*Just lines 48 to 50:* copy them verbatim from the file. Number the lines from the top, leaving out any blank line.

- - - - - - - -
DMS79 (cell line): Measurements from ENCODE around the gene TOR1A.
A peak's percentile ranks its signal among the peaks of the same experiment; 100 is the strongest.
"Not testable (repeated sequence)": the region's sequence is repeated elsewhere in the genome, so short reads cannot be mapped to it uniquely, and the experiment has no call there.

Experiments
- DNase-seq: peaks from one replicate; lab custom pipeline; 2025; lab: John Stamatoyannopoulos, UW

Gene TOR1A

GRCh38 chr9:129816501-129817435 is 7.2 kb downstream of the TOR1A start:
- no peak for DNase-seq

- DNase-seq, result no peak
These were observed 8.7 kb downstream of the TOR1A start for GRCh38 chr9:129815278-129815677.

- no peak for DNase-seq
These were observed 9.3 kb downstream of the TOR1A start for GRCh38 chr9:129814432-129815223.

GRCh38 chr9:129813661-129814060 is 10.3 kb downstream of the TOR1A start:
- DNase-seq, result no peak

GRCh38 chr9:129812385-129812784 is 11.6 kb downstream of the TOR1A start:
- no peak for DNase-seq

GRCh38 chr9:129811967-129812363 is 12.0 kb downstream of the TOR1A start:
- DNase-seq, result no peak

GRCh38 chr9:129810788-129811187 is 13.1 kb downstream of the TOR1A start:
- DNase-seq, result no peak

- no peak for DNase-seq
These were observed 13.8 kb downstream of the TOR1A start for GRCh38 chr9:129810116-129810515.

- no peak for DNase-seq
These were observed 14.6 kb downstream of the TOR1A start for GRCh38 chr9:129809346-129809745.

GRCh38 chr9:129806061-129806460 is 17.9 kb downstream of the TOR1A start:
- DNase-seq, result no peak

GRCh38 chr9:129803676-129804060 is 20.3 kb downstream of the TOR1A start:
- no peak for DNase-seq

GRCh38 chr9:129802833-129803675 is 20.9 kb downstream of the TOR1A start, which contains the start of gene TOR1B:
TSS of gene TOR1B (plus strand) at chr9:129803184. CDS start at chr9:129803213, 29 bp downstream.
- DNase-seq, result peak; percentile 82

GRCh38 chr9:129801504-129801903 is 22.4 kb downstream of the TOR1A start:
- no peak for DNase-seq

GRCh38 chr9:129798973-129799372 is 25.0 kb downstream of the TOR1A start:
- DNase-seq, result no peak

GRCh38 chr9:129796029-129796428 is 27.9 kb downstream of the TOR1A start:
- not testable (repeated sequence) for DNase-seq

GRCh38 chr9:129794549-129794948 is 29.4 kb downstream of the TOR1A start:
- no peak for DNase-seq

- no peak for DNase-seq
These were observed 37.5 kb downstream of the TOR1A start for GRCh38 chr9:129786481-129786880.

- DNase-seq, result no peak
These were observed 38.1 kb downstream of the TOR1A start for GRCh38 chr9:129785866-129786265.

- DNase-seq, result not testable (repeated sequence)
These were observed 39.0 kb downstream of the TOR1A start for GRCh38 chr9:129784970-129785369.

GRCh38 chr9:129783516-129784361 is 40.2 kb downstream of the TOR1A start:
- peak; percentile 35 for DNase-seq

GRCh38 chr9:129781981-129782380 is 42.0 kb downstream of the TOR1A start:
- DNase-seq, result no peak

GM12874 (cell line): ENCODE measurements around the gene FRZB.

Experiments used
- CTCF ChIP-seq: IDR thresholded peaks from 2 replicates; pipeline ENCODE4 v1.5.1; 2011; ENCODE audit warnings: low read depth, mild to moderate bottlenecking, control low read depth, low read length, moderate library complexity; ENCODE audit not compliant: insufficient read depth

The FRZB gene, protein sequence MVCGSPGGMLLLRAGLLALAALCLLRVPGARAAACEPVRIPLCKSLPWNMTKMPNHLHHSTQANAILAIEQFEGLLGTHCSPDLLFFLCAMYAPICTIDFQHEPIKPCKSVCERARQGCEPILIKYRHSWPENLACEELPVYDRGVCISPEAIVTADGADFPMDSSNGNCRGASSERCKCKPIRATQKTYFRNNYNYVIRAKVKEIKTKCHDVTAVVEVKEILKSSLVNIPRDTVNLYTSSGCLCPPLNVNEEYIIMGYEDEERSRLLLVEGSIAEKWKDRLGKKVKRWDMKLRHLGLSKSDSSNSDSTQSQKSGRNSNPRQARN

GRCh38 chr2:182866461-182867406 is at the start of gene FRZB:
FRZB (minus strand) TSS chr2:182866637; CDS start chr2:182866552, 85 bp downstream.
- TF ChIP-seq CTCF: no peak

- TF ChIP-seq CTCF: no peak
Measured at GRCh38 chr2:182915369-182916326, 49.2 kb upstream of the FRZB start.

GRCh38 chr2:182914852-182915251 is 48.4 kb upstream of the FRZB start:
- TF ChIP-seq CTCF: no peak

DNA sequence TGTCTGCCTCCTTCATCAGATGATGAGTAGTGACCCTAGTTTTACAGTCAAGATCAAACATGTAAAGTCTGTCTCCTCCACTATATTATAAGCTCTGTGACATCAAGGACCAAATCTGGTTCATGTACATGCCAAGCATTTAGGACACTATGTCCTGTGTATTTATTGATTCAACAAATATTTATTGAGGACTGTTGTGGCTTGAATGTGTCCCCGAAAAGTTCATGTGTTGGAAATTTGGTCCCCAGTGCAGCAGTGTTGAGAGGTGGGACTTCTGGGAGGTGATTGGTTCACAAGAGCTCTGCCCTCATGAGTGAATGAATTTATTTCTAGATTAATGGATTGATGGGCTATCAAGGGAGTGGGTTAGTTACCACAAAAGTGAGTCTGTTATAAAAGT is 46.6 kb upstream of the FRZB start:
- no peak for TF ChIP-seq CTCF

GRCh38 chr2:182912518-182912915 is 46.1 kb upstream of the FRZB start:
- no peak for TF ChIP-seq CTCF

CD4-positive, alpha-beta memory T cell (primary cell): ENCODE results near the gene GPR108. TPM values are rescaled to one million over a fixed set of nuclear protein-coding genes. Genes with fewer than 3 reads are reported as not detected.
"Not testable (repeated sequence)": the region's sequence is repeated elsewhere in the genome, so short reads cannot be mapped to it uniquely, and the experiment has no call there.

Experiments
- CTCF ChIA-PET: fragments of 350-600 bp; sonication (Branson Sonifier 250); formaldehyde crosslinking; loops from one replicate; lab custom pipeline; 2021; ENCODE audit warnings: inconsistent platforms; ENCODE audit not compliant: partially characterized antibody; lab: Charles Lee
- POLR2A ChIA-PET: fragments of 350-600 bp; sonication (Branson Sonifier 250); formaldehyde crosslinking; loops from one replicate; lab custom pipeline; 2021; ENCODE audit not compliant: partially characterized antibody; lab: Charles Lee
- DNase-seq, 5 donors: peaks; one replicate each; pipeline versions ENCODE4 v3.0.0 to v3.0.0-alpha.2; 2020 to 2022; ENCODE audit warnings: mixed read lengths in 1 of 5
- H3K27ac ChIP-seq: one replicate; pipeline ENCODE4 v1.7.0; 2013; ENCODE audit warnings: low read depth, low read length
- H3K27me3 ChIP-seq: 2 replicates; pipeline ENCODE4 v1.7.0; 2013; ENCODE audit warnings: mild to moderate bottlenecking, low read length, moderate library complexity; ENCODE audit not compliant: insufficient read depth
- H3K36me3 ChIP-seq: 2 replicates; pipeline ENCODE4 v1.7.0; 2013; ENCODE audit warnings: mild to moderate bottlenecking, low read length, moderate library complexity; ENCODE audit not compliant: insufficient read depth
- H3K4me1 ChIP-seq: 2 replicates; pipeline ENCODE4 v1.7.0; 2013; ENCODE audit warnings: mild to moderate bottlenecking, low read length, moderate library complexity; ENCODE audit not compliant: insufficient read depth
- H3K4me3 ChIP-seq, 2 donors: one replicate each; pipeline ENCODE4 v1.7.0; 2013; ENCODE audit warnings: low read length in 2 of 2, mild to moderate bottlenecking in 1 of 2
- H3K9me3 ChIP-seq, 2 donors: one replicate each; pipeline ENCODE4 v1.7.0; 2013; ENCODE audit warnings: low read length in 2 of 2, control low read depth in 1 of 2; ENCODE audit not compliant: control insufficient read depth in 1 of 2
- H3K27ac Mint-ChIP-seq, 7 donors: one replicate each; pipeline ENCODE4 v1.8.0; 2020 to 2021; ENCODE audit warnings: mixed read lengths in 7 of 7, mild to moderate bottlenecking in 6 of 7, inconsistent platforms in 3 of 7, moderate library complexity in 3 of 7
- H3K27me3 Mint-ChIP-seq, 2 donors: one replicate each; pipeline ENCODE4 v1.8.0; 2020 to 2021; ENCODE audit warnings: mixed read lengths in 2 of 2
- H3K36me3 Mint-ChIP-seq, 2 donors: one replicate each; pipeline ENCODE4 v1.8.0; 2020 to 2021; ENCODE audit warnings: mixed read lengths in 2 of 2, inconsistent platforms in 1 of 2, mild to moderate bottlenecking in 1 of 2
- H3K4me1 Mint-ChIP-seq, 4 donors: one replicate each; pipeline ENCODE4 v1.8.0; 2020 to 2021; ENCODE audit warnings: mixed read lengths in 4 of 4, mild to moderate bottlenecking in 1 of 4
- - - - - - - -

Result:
GRCh38 chr9:129781981-129782380 is 42.0 kb downstream of the TOR1A start:
- DNase-seq, result no peak

GM12874 (cell line): ENCODE measurements around the gene FRZB.